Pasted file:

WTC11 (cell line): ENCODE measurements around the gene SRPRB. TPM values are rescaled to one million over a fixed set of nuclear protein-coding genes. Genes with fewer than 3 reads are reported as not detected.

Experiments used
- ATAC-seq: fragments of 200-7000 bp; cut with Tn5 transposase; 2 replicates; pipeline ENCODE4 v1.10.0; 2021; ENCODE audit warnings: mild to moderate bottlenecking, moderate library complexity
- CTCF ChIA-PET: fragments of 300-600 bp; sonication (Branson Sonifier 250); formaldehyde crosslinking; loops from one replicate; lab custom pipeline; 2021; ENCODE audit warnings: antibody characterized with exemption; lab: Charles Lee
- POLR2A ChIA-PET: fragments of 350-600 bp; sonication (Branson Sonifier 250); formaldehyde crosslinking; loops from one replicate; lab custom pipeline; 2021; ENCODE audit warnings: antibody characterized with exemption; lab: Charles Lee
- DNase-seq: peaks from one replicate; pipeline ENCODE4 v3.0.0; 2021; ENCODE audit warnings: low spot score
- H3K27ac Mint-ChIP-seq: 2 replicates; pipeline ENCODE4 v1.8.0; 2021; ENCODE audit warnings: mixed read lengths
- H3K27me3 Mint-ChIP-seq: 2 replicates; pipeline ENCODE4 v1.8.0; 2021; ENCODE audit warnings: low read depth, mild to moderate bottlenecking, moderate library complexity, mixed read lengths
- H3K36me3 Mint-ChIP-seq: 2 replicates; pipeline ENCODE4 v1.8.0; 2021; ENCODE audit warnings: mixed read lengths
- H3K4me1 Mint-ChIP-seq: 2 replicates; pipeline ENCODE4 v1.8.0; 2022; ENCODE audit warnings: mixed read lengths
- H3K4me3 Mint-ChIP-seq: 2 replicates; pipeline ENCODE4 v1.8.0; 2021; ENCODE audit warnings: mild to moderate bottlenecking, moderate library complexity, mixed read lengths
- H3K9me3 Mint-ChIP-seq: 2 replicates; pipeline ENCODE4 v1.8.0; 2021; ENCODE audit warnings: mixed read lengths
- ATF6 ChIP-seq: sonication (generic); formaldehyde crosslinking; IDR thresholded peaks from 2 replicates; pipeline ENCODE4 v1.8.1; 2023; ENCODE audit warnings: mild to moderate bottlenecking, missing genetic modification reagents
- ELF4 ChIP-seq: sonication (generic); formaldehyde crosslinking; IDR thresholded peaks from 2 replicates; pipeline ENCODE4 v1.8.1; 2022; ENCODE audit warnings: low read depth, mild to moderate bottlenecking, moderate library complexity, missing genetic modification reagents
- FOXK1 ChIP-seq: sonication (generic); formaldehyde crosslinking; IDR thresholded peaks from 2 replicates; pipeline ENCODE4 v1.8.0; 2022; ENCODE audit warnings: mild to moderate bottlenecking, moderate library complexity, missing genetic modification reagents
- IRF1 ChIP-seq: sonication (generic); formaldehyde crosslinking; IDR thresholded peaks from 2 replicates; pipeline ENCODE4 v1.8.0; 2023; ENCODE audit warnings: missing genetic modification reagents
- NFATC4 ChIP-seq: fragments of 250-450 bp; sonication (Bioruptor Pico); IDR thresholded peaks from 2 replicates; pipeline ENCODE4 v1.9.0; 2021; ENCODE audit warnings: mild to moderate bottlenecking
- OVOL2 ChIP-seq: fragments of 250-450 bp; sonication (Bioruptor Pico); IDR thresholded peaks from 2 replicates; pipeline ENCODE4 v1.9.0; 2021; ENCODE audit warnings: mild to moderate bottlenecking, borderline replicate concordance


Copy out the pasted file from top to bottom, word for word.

WTC11 (cell line): ENCODE measurements around the gene SRPRB. TPM values are rescaled to one million over a fixed set of nuclear protein-coding genes. Genes with fewer than 3 reads are reported as not detected.

Experiments used
- ATAC-seq: fragments of 200-7000 bp; cut with Tn5 transposase; 2 replicates; pipeline ENCODE4 v1.10.0; 2021; ENCODE audit warnings: mild to moderate bottlenecking, moderate library complexity
- CTCF ChIA-PET: fragments of 300-600 bp; sonication (Branson Sonifier 250); formaldehyde crosslinking; loops from one replicate; lab custom pipeline; 2021; ENCODE audit warnings: antibody characterized with exemption; lab: Charles Lee
- POLR2A ChIA-PET: fragments of 350-600 bp; sonication (Branson Sonifier 250); formaldehyde crosslinking; loops from one replicate; lab custom pipeline; 2021; ENCODE audit warnings: antibody characterized with exemption; lab: Charles Lee
- DNase-seq: peaks from one replicate; pipeline ENCODE4 v3.0.0; 2021; ENCODE audit warnings: low spot score
- H3K27ac Mint-ChIP-seq: 2 replicates; pipeline ENCODE4 v1.8.0; 2021; ENCODE audit warnings: mixed read lengths
- H3K27me3 Mint-ChIP-seq: 2 replicates; pipeline ENCODE4 v1.8.0; 2021; ENCODE audit warnings: low read depth, mild to moderate bottlenecking, moderate library complexity, mixed read lengths
- H3K36me3 Mint-ChIP-seq: 2 replicates; pipeline ENCODE4 v1.8.0; 2021; ENCODE audit warnings: mixed read lengths
- H3K4me1 Mint-ChIP-seq: 2 replicates; pipeline ENCODE4 v1.8.0; 2022; ENCODE audit warnings: mixed read lengths
- H3K4me3 Mint-ChIP-seq: 2 replicates; pipeline ENCODE4 v1.8.0; 2021; ENCODE audit warnings: mild to moderate bottlenecking, moderate library complexity, mixed read lengths
- H3K9me3 Mint-ChIP-seq: 2 replicates; pipeline ENCODE4 v1.8.0; 2021; ENCODE audit warnings: mixed read lengths
- ATF6 ChIP-seq: sonication (generic); formaldehyde crosslinking; IDR thresholded peaks from 2 replicates; pipeline ENCODE4 v1.8.1; 2023; ENCODE audit warnings: mild to moderate bottlenecking, missing genetic modification reagents
- ELF4 ChIP-seq: sonication (generic); formaldehyde crosslinking; IDR thresholded peaks from 2 replicates; pipeline ENCODE4 v1.8.1; 2022; ENCODE audit warnings: low read depth, mild to moderate bottlenecking, moderate library complexity, missing genetic modification reagents
- FOXK1 ChIP-seq: sonication (generic); formaldehyde crosslinking; IDR thresholded peaks from 2 replicates; pipeline ENCODE4 v1.8.0; 2022; ENCODE audit warnings: mild to moderate bottlenecking, moderate library complexity, missing genetic modification reagents
- IRF1 ChIP-seq: sonication (generic); formaldehyde crosslinking; IDR thresholded peaks from 2 replicates; pipeline ENCODE4 v1.8.0; 2023; ENCODE audit warnings: missing genetic modification reagents
- NFATC4 ChIP-seq: fragments of 250-450 bp; sonication (Bioruptor Pico); IDR thresholded peaks from 2 replicates; pipeline ENCODE4 v1.9.0; 2021; ENCODE audit warnings: mild to moderate bottlenecking
- OVOL2 ChIP-seq: fragments of 250-450 bp; sonication (Bioruptor Pico); IDR thresholded peaks from 2 replicates; pipeline ENCODE4 v1.9.0; 2021; ENCODE audit warnings: mild to moderate bottlenecking, borderline replicate concordance